As temperatures began to dip this fall, Allen Blackwell III says he and his colleagues at Baltimore City Public Schools kept watch on weather reports hoping to see it hit 32 degrees. That would herald the opening of winter shelters where homeless students and their families could be housed.

“We were in the support area before. Now we’re dealing with survival,” says Blackwell, the district’s homeless and foster care liaison who oversees homeless services at 120 schools and 15 shelters as well as partnerships with local agencies.

For students experiencing homelessness, schools are a lifeline for their entire families. Blackwell’s department has continued to provide food, clothing and transportation support despite being largely cut off from in-person contact with students since March.

But that system only works if homelessness liaisons know where these students are. The COVID-19 pandemic made that exponentially harder when it forced districts to go virtual in the spring and kept many remote throughout the fall.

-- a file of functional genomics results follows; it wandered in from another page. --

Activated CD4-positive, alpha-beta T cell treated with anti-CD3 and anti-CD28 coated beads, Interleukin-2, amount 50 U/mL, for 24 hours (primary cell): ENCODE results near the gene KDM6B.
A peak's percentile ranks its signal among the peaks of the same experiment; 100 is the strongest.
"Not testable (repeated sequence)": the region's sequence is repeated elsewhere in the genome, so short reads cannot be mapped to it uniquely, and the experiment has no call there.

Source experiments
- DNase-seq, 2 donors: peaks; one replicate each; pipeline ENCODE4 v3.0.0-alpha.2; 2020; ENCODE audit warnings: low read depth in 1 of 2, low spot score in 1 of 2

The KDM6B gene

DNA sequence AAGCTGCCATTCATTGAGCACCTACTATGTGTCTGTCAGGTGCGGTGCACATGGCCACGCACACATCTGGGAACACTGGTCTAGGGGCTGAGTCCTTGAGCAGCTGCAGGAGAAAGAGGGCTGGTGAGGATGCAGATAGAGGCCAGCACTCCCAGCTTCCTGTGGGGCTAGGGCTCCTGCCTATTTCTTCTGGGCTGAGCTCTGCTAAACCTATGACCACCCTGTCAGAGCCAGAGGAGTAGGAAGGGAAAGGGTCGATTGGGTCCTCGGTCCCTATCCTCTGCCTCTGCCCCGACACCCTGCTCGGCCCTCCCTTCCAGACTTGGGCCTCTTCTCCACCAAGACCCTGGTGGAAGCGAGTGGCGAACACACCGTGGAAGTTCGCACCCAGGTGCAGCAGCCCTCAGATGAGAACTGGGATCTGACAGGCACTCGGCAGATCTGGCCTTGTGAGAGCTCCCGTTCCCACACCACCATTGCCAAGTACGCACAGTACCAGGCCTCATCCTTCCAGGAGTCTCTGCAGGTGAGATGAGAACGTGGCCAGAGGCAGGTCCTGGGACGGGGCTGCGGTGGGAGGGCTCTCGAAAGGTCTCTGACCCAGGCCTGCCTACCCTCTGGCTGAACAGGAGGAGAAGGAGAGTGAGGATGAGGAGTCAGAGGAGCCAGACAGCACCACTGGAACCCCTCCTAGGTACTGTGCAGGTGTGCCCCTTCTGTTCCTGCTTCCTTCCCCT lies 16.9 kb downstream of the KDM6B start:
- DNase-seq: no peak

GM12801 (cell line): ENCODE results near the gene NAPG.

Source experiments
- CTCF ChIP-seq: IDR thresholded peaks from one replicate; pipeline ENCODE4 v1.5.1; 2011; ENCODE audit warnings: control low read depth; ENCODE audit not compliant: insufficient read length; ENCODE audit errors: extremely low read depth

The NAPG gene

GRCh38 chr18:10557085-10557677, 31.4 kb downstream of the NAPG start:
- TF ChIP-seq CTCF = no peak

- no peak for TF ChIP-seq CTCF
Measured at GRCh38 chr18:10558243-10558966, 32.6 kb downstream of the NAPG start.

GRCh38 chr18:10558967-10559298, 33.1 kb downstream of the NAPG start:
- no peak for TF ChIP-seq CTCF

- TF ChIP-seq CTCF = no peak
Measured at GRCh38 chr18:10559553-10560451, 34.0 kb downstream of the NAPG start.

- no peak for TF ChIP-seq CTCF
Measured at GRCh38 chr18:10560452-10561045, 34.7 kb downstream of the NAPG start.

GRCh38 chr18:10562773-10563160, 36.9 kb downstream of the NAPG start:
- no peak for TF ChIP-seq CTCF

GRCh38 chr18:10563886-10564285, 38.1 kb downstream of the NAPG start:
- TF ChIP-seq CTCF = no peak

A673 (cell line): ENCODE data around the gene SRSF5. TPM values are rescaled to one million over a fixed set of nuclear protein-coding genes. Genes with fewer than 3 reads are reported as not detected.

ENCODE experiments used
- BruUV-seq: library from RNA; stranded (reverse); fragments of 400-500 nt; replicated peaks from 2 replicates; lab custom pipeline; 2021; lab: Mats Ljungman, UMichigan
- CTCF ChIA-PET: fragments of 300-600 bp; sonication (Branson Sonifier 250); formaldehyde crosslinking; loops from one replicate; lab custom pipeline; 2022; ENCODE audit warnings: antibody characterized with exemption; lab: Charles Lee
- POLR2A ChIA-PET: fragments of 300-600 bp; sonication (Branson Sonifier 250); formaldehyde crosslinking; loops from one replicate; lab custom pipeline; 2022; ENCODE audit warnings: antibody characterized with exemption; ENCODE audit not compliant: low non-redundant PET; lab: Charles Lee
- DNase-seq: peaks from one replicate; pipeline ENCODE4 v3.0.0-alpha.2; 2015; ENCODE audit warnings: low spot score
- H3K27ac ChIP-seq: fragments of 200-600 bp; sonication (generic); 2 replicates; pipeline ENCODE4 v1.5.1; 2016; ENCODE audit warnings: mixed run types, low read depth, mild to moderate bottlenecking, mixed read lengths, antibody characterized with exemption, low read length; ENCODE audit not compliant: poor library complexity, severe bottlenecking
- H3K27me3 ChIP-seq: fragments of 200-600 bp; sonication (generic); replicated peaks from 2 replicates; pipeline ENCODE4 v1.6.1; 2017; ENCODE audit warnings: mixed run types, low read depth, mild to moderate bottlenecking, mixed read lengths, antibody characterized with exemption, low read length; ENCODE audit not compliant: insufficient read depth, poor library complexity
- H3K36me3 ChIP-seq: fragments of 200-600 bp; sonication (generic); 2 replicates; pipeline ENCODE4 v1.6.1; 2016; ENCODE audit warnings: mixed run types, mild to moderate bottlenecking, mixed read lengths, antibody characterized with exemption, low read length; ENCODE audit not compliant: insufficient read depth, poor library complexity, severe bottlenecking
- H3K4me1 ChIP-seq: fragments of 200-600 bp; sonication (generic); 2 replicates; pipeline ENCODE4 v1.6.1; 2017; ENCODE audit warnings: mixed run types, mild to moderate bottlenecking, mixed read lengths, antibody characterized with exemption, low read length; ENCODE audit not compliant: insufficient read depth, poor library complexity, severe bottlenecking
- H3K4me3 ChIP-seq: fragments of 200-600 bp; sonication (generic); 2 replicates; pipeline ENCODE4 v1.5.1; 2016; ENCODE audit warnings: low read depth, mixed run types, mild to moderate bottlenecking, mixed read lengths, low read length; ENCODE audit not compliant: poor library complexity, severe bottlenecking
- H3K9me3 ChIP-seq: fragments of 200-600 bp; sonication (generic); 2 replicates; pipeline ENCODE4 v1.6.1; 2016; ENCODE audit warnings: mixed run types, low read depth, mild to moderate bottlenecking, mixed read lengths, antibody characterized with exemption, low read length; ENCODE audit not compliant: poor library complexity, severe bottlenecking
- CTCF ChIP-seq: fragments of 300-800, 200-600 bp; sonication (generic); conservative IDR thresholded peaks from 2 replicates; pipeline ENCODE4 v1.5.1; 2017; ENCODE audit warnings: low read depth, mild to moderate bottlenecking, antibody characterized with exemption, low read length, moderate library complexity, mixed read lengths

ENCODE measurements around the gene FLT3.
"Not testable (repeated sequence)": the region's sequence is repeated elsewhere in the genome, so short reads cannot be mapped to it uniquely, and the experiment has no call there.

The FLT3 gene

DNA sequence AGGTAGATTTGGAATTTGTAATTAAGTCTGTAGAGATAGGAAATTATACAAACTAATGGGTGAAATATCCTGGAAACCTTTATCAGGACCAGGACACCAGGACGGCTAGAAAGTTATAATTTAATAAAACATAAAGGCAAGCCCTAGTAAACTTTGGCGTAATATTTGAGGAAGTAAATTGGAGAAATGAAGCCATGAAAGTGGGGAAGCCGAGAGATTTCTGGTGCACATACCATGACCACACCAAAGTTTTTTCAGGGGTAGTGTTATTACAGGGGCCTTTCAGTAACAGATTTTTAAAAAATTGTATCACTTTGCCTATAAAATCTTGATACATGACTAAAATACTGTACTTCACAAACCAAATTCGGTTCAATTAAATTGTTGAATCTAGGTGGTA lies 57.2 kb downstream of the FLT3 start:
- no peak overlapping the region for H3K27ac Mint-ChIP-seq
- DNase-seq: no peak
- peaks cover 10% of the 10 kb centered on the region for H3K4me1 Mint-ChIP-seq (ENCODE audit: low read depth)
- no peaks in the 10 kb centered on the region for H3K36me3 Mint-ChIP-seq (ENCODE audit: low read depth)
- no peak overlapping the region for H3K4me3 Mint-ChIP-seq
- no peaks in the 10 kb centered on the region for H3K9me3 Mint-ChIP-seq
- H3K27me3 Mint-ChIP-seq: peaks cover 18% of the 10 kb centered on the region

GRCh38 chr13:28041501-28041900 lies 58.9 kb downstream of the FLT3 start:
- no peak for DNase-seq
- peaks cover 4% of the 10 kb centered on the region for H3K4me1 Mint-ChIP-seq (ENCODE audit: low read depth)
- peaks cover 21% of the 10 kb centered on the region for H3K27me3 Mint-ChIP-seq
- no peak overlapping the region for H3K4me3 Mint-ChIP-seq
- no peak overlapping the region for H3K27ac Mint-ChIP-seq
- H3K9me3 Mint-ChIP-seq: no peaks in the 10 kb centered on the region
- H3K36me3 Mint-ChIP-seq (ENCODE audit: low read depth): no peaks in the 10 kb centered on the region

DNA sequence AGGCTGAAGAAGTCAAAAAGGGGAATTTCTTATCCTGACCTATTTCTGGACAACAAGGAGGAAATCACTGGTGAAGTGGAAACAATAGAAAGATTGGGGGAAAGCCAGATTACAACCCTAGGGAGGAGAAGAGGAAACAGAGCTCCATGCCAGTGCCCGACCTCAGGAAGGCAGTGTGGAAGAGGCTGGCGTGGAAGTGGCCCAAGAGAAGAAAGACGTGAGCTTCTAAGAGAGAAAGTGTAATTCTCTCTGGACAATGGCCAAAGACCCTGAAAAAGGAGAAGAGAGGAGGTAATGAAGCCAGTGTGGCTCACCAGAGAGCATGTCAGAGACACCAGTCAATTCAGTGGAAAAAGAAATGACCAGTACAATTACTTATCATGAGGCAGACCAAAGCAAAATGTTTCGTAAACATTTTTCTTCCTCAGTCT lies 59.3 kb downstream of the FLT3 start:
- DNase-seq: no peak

“School was really the only basic provider of services for these families, and that is even more so now even during school closures,” says Barbara Duffield, executive director of SchoolHouse Connection. The organization aims to help students overcome homelessness through education, policy advocacy and practical support to educators. “I think that’s a really important part of this: There really isn’t another system out there that’s meeting their needs. It’s school.”

Her organization identified a troubling trend after the COVID-19 pandemic hit: school homeless liaisons reported a whopping 28 percent drop in enrollment of students who identified as homeless.

SchoolHouse Connection partnered with the Poverty Solutions initiative at the University of Michigan to conduct a survey of more than 1,400 liaisons on COVID-19’s impact on homeless students liaisons and released a report on their findings in November.

Read the full article about schools are for the homeless by Nadia Tamez-Robledo at EdSurge.